I can report one accomplishment in this new year: the book I’ve been promising is finally out. My biography is mostly about my personal journey from childhood to when I found out I was HIV-infected.

I vowed to have this book out after I was involved in a car accident. Were it not for God’s grace, I would be a goner and my memory faded from most people. Isn’t that what happens after most burials? As they say, life goes on.

After the accident, I realised I was taking too much for granted. I refocused on accomplishing the items on my to-do lists, which stretched for as long as I could remember: one of them was penning my bio.

The other side of Asunta

I had another reason to have this book out. People associate me with Aids. Most times, my name is mentioned in the same breath with the word “Aids”. I want to let people know – more so my kids – that Aids just gatecrashed later in life. I want them to know that their mother was born like other children and brought up in the village. I actually had a “normal” childhood.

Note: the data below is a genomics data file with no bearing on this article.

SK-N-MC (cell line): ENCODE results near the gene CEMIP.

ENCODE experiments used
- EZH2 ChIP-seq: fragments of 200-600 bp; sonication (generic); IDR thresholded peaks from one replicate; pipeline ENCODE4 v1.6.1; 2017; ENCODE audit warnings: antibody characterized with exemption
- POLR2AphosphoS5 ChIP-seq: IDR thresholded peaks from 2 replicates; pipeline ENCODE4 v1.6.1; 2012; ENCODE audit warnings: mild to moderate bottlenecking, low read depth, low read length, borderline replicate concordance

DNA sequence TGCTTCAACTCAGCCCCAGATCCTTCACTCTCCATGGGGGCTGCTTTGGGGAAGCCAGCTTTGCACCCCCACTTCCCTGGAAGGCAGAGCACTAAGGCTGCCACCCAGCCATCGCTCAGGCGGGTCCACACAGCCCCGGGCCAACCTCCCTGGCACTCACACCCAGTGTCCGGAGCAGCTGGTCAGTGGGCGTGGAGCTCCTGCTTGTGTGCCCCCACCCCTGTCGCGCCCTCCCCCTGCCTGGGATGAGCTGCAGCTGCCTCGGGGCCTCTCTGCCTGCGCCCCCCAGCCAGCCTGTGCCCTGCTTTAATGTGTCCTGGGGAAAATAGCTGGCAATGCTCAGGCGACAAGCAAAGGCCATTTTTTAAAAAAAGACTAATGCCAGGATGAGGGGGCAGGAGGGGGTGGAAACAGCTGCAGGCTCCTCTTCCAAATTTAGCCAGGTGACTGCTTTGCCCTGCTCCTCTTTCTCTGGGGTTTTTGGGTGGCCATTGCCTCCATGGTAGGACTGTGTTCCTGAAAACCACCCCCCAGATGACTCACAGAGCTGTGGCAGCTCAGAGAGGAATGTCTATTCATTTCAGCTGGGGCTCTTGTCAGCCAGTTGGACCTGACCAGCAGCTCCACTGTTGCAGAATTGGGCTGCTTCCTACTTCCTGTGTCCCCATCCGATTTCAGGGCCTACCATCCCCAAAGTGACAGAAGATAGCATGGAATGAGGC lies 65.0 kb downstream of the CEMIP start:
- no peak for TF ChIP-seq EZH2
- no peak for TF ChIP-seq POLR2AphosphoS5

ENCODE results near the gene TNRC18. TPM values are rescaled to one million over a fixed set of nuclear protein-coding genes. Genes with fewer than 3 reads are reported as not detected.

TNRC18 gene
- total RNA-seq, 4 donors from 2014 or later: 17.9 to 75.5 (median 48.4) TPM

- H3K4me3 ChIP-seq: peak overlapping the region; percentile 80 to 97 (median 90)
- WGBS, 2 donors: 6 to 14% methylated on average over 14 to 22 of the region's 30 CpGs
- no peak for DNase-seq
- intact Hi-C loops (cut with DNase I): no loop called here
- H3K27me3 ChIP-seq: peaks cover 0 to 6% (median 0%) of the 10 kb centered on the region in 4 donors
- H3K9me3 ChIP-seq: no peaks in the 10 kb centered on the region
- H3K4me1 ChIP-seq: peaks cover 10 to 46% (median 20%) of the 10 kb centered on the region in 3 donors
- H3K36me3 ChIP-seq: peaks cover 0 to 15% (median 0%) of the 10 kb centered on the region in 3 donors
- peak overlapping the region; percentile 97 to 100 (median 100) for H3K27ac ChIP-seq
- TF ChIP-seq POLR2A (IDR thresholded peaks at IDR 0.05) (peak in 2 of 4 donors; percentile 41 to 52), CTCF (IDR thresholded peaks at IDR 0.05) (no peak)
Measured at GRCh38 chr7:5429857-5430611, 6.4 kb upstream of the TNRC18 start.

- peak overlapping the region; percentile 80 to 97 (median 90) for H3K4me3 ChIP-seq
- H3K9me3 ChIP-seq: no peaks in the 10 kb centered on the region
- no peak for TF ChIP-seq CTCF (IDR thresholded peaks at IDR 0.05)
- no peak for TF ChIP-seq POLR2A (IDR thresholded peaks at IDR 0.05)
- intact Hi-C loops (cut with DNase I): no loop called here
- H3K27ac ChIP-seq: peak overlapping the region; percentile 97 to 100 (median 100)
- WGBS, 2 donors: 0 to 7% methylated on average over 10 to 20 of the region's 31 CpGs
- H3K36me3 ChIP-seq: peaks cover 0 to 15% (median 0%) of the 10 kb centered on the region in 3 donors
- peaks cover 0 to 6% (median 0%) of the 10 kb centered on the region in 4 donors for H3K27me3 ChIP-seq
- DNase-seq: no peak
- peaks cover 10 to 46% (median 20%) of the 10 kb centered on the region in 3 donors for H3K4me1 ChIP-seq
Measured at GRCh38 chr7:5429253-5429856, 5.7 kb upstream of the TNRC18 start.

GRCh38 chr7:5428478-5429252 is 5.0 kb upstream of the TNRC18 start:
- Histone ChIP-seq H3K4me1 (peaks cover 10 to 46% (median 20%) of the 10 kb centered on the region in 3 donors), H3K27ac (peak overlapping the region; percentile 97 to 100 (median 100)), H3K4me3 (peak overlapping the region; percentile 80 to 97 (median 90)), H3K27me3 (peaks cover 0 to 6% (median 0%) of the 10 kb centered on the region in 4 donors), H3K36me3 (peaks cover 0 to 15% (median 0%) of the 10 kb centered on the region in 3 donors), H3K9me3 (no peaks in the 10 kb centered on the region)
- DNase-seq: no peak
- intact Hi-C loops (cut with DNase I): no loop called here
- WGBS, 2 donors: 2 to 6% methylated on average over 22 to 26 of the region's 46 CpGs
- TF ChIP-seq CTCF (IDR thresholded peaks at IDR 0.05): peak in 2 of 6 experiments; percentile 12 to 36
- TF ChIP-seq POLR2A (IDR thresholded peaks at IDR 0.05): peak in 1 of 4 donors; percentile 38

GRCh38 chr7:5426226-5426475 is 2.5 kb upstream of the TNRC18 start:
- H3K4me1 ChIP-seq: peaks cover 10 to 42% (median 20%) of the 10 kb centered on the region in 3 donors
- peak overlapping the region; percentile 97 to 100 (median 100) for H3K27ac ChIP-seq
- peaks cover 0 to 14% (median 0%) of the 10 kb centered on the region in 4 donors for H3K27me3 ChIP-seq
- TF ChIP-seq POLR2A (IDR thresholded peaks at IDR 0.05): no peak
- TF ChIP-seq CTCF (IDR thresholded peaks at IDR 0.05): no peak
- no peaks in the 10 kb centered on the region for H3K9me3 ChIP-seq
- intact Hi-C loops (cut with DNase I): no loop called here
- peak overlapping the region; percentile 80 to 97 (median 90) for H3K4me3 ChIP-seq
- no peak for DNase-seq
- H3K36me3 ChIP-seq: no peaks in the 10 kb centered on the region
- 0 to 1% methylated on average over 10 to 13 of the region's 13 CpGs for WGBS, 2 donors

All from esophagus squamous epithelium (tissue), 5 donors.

I want folks to know the other side of Asunta. That I was your typical adolescent. Never mind that this is where things started happening. I had attended very strict schools and didn’t know what to do with all the freedom in college.

In the city, nobody cared what I did or didn’t do outside class. And there was peer pressure. I wanted to fit in the “college girl class”, which dictated that I drop my country bumpkin mentality and adapt to certain lifestyles.